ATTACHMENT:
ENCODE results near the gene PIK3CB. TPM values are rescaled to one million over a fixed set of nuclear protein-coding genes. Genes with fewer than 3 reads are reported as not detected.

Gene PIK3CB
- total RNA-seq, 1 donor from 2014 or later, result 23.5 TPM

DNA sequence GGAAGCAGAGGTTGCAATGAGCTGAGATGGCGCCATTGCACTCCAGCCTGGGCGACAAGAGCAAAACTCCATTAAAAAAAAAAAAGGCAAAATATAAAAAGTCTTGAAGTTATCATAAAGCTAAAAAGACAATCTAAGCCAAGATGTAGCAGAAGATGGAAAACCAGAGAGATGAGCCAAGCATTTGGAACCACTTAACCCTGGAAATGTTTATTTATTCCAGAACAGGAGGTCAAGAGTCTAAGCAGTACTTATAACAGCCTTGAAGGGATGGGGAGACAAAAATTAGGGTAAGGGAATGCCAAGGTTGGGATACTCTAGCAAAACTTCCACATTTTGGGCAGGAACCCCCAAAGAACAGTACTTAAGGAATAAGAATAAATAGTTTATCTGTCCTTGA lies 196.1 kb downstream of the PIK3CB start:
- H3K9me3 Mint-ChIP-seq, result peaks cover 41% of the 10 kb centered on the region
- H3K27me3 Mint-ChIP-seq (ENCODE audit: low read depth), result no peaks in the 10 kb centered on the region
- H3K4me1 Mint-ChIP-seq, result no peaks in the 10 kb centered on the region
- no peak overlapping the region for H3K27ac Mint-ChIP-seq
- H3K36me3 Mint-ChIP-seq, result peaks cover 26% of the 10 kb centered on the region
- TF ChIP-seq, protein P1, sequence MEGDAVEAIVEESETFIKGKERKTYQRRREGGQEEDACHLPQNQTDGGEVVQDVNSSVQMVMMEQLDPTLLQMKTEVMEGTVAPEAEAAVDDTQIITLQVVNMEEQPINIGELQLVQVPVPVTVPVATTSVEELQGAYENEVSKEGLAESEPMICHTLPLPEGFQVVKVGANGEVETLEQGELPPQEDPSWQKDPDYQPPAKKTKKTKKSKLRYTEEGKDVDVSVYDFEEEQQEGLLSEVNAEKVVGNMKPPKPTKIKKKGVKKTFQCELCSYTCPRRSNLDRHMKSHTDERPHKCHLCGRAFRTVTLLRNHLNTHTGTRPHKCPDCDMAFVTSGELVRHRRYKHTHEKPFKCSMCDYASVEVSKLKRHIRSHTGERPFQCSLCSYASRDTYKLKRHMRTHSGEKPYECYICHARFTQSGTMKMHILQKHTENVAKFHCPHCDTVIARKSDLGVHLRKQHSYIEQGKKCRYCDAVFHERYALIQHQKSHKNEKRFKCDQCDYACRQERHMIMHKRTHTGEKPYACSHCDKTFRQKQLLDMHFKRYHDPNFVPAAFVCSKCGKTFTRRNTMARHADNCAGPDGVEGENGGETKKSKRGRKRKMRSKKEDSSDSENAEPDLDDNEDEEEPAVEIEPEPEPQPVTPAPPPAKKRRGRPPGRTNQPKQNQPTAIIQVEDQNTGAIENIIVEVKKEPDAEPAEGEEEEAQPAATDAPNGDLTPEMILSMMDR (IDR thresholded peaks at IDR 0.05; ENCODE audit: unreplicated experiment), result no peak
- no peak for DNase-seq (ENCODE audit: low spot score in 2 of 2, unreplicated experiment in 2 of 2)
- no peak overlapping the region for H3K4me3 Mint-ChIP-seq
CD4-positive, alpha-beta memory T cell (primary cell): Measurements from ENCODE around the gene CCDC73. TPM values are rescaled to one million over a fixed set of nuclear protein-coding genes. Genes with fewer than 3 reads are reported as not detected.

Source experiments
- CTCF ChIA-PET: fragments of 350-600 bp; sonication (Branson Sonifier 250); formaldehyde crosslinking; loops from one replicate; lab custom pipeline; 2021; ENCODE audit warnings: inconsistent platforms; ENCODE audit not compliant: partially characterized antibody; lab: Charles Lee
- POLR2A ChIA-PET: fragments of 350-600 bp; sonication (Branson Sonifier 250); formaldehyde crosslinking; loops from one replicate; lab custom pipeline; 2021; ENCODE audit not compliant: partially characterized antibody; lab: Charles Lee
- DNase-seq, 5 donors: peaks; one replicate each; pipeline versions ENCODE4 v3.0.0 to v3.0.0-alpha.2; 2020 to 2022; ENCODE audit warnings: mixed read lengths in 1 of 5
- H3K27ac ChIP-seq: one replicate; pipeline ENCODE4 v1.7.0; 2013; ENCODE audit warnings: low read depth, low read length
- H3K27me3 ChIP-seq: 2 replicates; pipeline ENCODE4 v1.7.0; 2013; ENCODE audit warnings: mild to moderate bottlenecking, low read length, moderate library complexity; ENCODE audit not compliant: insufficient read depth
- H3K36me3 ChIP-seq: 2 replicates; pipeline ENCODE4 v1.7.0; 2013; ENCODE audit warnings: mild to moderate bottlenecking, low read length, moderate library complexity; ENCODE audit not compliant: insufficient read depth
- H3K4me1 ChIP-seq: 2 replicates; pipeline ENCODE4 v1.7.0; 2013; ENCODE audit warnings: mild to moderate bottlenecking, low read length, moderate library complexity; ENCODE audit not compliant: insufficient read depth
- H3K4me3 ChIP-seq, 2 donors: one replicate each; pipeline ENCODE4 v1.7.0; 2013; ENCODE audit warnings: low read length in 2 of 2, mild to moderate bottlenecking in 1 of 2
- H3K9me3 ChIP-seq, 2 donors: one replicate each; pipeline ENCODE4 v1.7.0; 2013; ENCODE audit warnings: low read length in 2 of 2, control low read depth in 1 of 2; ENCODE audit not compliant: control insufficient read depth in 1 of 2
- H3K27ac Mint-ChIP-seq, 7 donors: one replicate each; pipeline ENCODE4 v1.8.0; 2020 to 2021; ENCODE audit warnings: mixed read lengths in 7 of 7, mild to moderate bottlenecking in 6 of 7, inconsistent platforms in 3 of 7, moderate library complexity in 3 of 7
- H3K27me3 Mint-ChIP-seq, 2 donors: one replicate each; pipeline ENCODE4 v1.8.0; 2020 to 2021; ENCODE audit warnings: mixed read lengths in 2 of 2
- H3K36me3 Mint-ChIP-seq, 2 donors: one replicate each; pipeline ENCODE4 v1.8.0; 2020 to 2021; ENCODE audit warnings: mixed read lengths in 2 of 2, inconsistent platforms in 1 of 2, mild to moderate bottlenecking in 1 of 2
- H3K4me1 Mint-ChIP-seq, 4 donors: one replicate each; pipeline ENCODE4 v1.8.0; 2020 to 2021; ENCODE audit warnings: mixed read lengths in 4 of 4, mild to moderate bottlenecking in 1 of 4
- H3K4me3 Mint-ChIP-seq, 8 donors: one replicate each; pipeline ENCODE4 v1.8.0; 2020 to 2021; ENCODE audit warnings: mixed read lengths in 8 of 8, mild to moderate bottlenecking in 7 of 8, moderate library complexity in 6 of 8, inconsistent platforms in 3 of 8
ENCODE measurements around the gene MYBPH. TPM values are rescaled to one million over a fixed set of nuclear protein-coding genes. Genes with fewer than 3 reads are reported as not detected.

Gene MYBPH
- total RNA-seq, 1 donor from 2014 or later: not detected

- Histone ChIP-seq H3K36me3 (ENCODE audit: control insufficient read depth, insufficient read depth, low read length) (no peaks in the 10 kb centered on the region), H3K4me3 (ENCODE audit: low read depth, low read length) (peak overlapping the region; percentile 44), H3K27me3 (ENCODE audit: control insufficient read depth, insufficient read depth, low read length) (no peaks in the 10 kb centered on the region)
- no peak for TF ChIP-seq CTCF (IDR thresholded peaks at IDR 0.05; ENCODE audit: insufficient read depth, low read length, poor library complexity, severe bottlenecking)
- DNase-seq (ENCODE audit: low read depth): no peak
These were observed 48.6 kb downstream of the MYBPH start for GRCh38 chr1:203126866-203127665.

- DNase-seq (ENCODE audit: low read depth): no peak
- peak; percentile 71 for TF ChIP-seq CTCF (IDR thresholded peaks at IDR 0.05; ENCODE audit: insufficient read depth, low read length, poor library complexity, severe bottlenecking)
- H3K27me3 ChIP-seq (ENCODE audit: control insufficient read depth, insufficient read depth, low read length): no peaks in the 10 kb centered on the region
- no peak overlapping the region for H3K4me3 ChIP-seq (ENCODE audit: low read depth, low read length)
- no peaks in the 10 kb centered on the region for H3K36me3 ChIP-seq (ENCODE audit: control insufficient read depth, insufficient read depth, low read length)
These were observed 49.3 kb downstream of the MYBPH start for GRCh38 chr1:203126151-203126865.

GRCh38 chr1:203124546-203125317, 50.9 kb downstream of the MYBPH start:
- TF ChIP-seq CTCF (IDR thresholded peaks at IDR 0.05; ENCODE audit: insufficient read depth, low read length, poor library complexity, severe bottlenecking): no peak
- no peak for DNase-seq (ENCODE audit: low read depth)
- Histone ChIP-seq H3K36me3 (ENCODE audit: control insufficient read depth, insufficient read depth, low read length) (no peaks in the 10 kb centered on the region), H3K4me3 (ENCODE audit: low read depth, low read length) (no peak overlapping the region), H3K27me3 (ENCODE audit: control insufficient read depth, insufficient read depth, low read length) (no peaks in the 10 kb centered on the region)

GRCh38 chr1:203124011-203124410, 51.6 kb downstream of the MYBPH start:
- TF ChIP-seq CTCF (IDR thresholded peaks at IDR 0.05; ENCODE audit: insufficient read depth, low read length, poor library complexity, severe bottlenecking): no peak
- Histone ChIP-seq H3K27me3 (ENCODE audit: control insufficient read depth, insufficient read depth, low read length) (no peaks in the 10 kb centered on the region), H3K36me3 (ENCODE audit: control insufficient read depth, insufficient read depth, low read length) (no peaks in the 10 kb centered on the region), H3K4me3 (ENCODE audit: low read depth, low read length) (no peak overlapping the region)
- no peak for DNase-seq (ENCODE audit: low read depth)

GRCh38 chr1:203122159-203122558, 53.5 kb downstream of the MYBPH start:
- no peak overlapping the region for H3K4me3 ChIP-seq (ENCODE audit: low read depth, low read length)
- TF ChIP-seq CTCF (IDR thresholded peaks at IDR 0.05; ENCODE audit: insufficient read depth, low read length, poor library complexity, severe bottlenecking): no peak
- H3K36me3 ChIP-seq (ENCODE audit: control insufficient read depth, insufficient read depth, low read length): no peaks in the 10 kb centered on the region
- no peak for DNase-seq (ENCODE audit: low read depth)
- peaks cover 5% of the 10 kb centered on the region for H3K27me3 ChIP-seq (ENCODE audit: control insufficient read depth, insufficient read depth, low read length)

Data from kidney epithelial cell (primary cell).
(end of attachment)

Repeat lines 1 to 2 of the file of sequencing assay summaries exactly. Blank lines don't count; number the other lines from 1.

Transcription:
ENCODE results near the gene PIK3CB. TPM values are rescaled to one million over a fixed set of nuclear protein-coding genes. Genes with fewer than 3 reads are reported as not detected.

Gene PIK3CB